The power of small choices

Do you know what’s missing from most approaches to overeating?

It’s the importance of psychology – our mental states, our thoughts, and the strategies we use (or don’t use) to succeed or to get in our own way. Quite often, the psychology that keeps us stuck boils down to the things we tell ourselves, and the energy this creates.

Stories and thoughts lead to feelings which lead to the actions we decide to take (or avoid).

As high-achievers, it’s easy to concoct stories that your next move must be big, or complicated if it’s going to make a difference.

Most of us are really good at this. We also react to our latest missteps with more drama than we need to.

“I screwed up!”

“I blew it!”

“Now I need to start over!”

Which often leads to a series of choices that are worse than the one we were originally upset about, because “starting over” has to be a big, dramatic deal too. One that can often only occur on Mondays, or the first of the month, or when all the stars are aligned.

It’s exhausting.

The truth: Your power with food is in this moment.

It’s not in the past, which has already happened. And you can’t do anything about the future until you get there.

We are notoriously bad at paying attention to the power that we have in the present. We tell ourselves that any choice we can make right now is too small, or won’t matter. But that’s not true.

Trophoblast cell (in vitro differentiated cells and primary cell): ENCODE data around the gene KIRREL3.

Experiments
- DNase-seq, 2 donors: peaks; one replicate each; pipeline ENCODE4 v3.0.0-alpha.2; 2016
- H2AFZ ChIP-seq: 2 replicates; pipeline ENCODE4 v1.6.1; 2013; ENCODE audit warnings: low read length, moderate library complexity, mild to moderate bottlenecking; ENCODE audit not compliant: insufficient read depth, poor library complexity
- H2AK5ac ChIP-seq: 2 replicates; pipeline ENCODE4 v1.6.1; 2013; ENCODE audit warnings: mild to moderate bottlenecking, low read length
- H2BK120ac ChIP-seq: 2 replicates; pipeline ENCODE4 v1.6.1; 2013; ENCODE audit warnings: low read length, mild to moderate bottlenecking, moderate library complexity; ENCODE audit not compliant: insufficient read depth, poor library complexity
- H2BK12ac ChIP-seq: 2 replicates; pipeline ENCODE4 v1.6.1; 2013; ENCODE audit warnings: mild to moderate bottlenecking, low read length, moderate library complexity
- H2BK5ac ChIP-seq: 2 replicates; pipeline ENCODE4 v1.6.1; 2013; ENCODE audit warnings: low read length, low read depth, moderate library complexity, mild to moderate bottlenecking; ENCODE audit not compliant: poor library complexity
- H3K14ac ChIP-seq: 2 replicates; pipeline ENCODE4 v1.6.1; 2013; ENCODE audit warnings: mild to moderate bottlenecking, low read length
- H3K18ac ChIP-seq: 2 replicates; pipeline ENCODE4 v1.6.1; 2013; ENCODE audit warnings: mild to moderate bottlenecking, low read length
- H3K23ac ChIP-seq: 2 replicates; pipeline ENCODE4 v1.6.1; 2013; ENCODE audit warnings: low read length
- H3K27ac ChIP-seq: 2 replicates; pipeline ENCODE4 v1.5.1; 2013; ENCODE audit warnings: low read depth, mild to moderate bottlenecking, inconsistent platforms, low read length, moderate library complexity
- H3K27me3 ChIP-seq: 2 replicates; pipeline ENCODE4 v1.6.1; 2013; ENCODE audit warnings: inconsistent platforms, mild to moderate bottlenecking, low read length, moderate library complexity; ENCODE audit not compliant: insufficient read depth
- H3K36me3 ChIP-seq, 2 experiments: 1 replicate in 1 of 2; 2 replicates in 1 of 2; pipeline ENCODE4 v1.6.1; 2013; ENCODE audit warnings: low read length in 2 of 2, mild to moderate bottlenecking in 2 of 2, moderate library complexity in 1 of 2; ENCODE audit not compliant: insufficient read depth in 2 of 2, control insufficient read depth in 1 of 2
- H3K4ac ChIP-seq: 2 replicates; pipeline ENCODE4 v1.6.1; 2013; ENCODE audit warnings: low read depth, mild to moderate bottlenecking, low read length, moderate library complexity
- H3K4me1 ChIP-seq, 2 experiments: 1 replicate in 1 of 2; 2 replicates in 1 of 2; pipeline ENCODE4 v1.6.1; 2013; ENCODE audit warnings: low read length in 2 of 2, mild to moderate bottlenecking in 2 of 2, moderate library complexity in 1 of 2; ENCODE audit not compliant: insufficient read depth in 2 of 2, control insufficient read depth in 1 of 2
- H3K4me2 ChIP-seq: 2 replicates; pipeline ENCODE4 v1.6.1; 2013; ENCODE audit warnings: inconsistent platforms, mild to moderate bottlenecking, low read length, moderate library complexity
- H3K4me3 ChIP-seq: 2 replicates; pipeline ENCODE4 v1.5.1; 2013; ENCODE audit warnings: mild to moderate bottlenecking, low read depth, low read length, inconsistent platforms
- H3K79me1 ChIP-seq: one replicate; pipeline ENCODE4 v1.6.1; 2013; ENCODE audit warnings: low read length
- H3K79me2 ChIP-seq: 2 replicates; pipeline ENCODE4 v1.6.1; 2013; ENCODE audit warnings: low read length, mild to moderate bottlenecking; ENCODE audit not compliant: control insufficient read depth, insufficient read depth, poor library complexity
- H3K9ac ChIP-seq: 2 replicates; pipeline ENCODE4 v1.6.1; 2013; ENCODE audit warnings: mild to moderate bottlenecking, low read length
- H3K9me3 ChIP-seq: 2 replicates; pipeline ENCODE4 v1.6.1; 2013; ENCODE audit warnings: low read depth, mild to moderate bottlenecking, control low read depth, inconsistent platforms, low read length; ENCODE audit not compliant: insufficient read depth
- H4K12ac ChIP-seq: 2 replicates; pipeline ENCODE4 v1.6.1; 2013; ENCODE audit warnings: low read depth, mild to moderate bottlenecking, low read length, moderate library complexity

Peace with food and freedom from overeating happen in small, subtle ways. They arrive from a series of choices, many of them surprisingly easy. And in the present moment, you can always choose.

But wait – there’s more!

What if, in the present moment, your choices don’t boil down to eating or resisting the urge to eat, or filling your plate with baby carrots?

Last year, members of Your Missing Peace helped put together a list of choices you can make in the moment when you have the urge to overeat and I thought you might find it useful too.

Because your power with food is in this moment. And in every moment when you have an urge to overeat, or reach for food you can choose:

  • To taste
  • To savor and relish
  • To postpone
  • To make a trade-off
  • To enjoy
  • To dance instead
  • To give yourself permission instead of guilting yourself
  • To take a nap
  • To go for a walk
  • To call a friend
  • To stop or continue
  • To pause
  • To be mindful
  • To pace yourself
  • To slow down
  • To investigate your hungers
  • To put on music
  • To take deep breaths
  • To eat with reverence
  • To do nothing
  • To say an affirmation
  • To investigate other options
  • To substitute
  • To feed your other senses
  • To put the fork down
  • To put this moment in perspective
  • To choose a new story
  • To act or think outside the box
  • To step out of scarcity thinking
  • To investigate your longing

Each moment is fresh and full of choice and possibility. You can always take a new step.

Which will you choose? Come over to the Facebook Group and let us know.

 

Talk soon,

 

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Emotional Eating Coaching Program

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If you’re a smart, busy, high-achiever who’s tired of going in circles with overeating and emotional eating, and you're ready to create results that last, check out The Club today!

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